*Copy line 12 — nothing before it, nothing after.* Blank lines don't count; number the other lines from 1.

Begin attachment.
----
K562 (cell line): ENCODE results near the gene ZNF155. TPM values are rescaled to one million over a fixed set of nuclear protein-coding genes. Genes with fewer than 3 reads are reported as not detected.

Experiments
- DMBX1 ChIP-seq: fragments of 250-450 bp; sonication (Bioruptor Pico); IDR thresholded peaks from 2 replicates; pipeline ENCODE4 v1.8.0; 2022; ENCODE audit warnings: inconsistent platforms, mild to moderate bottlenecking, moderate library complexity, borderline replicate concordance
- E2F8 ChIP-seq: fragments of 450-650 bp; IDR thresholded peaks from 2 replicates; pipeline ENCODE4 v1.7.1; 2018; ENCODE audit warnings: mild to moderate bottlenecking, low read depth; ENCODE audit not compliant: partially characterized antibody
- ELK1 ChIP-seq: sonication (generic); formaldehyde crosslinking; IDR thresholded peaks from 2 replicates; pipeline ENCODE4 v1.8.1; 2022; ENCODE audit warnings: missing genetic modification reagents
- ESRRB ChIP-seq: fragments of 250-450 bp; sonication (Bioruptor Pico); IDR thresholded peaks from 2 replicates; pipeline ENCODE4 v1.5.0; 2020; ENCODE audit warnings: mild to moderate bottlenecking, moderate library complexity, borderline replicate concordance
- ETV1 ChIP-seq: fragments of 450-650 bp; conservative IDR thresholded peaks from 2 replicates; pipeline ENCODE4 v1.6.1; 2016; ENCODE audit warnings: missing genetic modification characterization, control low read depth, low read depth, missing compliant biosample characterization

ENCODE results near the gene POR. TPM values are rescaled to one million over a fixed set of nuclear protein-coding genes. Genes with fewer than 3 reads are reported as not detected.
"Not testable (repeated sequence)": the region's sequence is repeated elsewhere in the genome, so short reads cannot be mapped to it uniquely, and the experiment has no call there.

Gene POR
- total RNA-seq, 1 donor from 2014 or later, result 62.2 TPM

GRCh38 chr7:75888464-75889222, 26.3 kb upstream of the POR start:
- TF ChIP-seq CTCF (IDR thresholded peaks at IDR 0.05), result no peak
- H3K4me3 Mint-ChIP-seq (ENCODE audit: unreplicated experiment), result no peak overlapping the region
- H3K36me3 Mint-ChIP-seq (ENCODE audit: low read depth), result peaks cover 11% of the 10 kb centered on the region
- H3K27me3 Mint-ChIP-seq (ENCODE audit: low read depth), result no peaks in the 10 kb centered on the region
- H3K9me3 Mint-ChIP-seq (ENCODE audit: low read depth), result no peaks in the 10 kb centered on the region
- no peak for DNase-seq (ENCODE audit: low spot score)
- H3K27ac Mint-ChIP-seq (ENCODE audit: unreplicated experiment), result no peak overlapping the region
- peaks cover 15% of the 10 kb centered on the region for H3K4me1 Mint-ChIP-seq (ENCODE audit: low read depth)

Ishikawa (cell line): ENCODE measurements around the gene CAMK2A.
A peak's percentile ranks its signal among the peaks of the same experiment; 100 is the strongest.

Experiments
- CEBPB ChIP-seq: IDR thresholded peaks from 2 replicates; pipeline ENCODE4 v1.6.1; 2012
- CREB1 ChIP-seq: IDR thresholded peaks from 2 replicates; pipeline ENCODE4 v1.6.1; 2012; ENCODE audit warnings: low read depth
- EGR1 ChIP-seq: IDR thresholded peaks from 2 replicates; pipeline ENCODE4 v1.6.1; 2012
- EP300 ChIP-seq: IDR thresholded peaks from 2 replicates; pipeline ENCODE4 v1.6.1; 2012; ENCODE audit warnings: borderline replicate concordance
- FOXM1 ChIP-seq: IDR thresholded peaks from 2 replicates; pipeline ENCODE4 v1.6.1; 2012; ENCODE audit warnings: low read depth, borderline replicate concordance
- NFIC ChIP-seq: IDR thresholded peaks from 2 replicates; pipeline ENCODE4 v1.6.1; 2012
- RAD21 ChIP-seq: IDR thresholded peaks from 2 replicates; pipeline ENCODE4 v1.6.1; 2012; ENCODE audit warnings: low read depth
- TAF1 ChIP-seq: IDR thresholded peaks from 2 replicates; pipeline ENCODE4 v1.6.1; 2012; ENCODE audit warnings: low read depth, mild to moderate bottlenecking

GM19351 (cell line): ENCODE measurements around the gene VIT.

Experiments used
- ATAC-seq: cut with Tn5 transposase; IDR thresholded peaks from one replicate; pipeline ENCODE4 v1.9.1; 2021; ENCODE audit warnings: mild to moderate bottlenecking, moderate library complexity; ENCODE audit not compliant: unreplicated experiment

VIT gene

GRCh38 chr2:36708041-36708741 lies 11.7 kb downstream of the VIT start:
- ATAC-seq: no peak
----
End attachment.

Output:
GRCh38 chr7:75888464-75889222, 26.3 kb upstream of the POR start: